Like most people, John Connelly never thought he would be homeless.

He had a steady job as a labourer on building sites for 29 years and a home with a partner.

But heart problems and three spells in hospital forced him out of the physical work he was used to. Then a relationship breakdown left him with nowhere to live.

The 53-year-old then found himself at the mercy of a social security system that was alien to him.

His story is a real-life Daniel Blake, from the Ken Loach film about the benefits system.

He was out helping homeless people on the day that figures revealed an increase in homelessness with an extra 400 people in Glasgow applying for help.

The eight per cent increase means that there were around 5700 applications as homeless in the city last year, up from around 5300 the previous year.

Read more: Homeless applications on the rise in Glasgow, new report shows 

Across Scotland there was a total of 36,465 homelessness applications, an increase of 892 (three per cent).

Hundreds of people said they had slept rough before they applied as homeless.

In Glasgow around 400 of those who applied had reported rough sleeping the night before they went looking for help, seven per cent of the total.

In John Connelly’s case, he revealed admiited the uphill battle he faced to even apply for benefits.

He said: “I had to apply for Universal Credit but I had no identification or bank account as I was always paid in cash and handed money to my partner. You need to apply online but I couldn’t work the computer.”

Even once he got the application made, the problems continued.

He said: “I was nine weeks without a penny. I got food and accommodation at the Talbot Centre and they helped with tokens for bus fares to get to appointments.

“I had nothing but I couldn’t beg on the streets. What if someone I used to work with saw me?”

John is still waiting for an appointment with a case worker to try and get him into permanent accommodation and then he hoped to get back to work.

He added: “I want to get back to work but I can’t get a job when I don’t have a home.”

While he is waiting, he has joined other volunteers to hand out food to rough sleepers on the streets of Glasgow.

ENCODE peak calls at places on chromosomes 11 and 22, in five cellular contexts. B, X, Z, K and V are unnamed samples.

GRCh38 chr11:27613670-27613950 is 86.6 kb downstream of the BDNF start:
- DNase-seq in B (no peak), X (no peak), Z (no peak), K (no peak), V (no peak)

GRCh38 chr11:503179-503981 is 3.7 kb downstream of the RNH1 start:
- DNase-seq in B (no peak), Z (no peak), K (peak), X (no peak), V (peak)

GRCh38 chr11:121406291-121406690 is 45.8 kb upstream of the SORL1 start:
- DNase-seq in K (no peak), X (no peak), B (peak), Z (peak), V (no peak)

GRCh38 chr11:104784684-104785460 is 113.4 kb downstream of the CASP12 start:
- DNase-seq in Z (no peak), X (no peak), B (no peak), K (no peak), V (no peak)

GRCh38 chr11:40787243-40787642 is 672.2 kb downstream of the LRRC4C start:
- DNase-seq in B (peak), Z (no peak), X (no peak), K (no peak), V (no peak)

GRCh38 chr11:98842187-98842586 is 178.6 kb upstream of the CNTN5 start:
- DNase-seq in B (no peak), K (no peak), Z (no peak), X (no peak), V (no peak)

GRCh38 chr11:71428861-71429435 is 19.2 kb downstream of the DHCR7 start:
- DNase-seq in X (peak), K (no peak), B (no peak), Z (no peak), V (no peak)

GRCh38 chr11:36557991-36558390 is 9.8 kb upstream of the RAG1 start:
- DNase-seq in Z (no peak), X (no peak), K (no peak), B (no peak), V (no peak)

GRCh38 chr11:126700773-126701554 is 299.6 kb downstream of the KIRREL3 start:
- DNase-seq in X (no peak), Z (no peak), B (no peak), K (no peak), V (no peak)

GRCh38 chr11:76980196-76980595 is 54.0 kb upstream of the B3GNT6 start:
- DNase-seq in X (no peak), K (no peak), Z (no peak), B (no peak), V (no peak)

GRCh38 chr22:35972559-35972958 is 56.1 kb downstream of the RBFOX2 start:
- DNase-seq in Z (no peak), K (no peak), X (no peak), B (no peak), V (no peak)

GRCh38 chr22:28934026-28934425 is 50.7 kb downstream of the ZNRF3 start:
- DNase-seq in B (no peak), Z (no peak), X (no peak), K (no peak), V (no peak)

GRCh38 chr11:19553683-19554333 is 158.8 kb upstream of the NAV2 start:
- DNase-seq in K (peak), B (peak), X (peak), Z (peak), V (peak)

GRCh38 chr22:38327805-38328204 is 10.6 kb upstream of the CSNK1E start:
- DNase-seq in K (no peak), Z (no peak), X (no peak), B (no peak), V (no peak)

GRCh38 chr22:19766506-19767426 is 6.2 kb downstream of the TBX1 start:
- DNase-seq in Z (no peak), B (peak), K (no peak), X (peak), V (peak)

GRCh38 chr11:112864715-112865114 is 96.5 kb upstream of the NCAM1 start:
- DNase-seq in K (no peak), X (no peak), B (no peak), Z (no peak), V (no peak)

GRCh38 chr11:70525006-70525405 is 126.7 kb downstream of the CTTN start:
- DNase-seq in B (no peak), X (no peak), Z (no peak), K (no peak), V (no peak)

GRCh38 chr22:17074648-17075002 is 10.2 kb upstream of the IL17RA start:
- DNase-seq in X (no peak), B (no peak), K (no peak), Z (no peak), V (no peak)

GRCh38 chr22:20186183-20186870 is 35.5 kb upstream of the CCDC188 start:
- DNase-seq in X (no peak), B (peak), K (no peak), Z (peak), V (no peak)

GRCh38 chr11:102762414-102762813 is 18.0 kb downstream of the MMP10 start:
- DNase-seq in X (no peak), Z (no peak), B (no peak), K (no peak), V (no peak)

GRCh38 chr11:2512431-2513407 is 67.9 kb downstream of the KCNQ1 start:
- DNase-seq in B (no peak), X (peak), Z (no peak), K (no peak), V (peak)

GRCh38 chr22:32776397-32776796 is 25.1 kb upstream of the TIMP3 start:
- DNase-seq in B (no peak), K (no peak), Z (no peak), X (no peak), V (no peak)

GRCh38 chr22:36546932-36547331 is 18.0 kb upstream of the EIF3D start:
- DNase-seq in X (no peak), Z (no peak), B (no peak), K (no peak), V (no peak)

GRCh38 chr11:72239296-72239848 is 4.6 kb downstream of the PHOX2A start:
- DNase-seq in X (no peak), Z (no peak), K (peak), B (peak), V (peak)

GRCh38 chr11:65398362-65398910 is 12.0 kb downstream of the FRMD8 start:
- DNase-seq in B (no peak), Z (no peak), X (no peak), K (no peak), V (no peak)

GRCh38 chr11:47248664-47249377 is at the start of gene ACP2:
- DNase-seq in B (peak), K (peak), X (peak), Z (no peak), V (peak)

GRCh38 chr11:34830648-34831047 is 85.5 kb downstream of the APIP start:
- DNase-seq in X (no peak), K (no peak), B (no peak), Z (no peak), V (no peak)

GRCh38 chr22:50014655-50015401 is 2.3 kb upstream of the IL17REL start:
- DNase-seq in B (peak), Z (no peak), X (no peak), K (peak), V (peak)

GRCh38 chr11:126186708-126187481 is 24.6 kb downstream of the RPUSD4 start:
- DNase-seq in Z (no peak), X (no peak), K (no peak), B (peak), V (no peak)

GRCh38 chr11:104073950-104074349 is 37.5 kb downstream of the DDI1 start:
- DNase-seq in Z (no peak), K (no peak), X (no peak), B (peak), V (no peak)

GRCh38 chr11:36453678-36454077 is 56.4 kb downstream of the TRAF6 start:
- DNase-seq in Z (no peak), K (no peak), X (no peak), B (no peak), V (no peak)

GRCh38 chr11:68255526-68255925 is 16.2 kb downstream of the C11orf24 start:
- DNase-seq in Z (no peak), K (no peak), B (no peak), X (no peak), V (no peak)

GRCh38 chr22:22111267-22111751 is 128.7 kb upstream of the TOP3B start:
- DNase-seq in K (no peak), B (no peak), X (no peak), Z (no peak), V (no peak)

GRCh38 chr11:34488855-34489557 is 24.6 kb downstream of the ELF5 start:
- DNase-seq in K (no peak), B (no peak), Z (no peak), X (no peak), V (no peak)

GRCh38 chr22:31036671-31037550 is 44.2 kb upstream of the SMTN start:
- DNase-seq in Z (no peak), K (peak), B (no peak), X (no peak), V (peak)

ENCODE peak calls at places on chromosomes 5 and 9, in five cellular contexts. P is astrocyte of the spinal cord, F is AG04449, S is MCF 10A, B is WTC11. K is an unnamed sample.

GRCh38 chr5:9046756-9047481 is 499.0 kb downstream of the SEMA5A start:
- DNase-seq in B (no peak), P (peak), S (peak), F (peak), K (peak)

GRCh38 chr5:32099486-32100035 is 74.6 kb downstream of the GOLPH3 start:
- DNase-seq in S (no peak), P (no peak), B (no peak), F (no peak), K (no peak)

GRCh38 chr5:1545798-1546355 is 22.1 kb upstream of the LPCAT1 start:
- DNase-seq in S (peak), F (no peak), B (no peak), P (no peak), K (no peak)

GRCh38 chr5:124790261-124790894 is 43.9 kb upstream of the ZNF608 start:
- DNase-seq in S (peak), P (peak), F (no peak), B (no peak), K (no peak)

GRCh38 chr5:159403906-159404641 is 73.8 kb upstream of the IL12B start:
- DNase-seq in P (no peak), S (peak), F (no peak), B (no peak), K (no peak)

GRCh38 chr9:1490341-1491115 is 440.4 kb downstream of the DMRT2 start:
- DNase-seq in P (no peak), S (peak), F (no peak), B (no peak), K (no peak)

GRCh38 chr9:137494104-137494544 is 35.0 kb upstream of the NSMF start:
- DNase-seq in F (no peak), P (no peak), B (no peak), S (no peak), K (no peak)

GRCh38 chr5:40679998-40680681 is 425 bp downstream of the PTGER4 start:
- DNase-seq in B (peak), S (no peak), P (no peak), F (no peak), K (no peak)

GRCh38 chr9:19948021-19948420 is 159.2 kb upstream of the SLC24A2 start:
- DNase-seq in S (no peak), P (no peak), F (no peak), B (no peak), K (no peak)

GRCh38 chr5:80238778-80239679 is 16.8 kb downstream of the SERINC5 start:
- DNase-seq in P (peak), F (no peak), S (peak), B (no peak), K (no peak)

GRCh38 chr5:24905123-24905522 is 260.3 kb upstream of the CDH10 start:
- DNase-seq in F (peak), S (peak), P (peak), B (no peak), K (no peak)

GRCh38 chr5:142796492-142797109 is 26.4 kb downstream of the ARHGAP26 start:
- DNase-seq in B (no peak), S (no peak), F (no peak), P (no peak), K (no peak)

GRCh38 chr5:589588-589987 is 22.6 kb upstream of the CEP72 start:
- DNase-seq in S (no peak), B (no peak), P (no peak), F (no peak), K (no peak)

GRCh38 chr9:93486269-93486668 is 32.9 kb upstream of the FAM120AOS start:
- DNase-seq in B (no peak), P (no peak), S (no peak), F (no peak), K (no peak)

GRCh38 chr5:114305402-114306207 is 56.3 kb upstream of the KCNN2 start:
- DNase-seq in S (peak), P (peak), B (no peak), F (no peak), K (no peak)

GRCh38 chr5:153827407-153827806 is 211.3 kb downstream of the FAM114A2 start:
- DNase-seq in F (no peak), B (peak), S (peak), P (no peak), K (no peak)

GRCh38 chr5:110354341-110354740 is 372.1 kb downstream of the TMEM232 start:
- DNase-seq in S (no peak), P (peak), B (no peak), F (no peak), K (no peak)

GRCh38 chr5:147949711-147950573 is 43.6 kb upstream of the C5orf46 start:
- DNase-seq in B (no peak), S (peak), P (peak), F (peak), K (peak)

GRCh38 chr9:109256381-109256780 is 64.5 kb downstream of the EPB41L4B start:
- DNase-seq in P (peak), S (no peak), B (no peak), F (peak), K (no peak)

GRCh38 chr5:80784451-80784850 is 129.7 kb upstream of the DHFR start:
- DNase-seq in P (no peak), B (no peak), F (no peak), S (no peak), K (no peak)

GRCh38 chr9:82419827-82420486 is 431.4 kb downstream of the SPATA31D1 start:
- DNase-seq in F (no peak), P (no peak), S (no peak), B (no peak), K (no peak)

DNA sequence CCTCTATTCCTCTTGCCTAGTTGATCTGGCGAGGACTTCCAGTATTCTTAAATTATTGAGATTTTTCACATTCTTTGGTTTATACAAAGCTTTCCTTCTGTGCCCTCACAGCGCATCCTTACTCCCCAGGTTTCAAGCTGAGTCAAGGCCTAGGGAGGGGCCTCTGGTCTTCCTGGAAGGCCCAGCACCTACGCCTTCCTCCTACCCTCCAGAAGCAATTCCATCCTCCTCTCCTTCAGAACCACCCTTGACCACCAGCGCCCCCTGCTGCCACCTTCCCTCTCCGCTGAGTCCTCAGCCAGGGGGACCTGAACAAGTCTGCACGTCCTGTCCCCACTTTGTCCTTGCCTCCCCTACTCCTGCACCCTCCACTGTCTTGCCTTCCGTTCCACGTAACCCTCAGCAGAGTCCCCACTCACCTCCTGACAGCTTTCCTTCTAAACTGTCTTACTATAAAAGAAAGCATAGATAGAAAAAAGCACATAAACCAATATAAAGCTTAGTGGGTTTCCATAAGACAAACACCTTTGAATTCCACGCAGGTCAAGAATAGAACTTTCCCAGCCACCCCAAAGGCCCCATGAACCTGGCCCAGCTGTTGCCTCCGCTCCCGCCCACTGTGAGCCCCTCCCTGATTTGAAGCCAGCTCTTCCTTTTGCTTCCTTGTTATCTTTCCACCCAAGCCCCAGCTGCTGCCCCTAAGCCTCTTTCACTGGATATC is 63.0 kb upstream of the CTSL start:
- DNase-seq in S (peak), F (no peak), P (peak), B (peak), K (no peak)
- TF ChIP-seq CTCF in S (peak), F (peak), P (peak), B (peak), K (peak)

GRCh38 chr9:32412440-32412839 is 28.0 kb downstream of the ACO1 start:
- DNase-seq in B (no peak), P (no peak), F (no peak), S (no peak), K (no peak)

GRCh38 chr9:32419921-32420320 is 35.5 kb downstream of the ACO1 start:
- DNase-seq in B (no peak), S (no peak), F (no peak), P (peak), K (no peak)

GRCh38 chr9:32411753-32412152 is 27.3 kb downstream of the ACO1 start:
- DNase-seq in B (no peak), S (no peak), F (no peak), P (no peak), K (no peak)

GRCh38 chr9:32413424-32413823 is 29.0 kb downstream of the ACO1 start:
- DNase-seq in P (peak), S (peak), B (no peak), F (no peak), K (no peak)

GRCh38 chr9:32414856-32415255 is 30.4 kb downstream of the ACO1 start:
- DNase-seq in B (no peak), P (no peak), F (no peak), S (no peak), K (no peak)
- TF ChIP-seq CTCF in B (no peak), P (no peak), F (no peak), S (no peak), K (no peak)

He said since becoming homeless he has had some mental health issues, but has no drug or alcohol issues.

He said: “I now see a Community Psychiatric Nurse. I read last week about a man who killed himself over benefits problems. I admit it has crossed my mind but I don’t think I could do that.”

Read more: Glasgow has 'lost contact' with hundreds of homeless people 

He said the solution is simple – people need homes.

He said: “I want to see houses. None of this temporary accommodation, that doesn’t work. We’re still homeless at the end of the day, we don’t have a home.”

Across Scotland the demographics of homelessness has not changed much with most homeless applicant single younger white Scottish males.

The most common reasons for becoming homeless was being asked to leave, relationship breakdown or a dispute within the household.

Gordon MacRae, of Shelter Scotland, said “For the fifth year in a row the number of homeless children living in temporary accommodation has risen, up three per cent to 6,795.

“And on 3535 occasions people were denied their legal right to emergency housing by local authorities, being turned away to sleep rough, sofa surf or return to dangerous situations.

“The question every citizen of Scotland must ask ourselves is how much longer are we prepared to tolerate this.”

In Glasgow, a new approach has been followed for dealing with homelessness among people with complex needs.

In Glasgow Housing First has started with 50 tenancies available in a deal with charity Social Bite and housing provider Wheatley Group.

Mhairi Hunter, City Convener for Health and Social Care, said: “Glasgow continues to invest millions in Rapid Re-Housing, including a commitment to the Housing First model.

“The scale of the challenge in the city is exacerbated by the impact of the UK Government’s Universal Credit and welfare reforms, which the UN has noted has had ‘tragic consequences’.”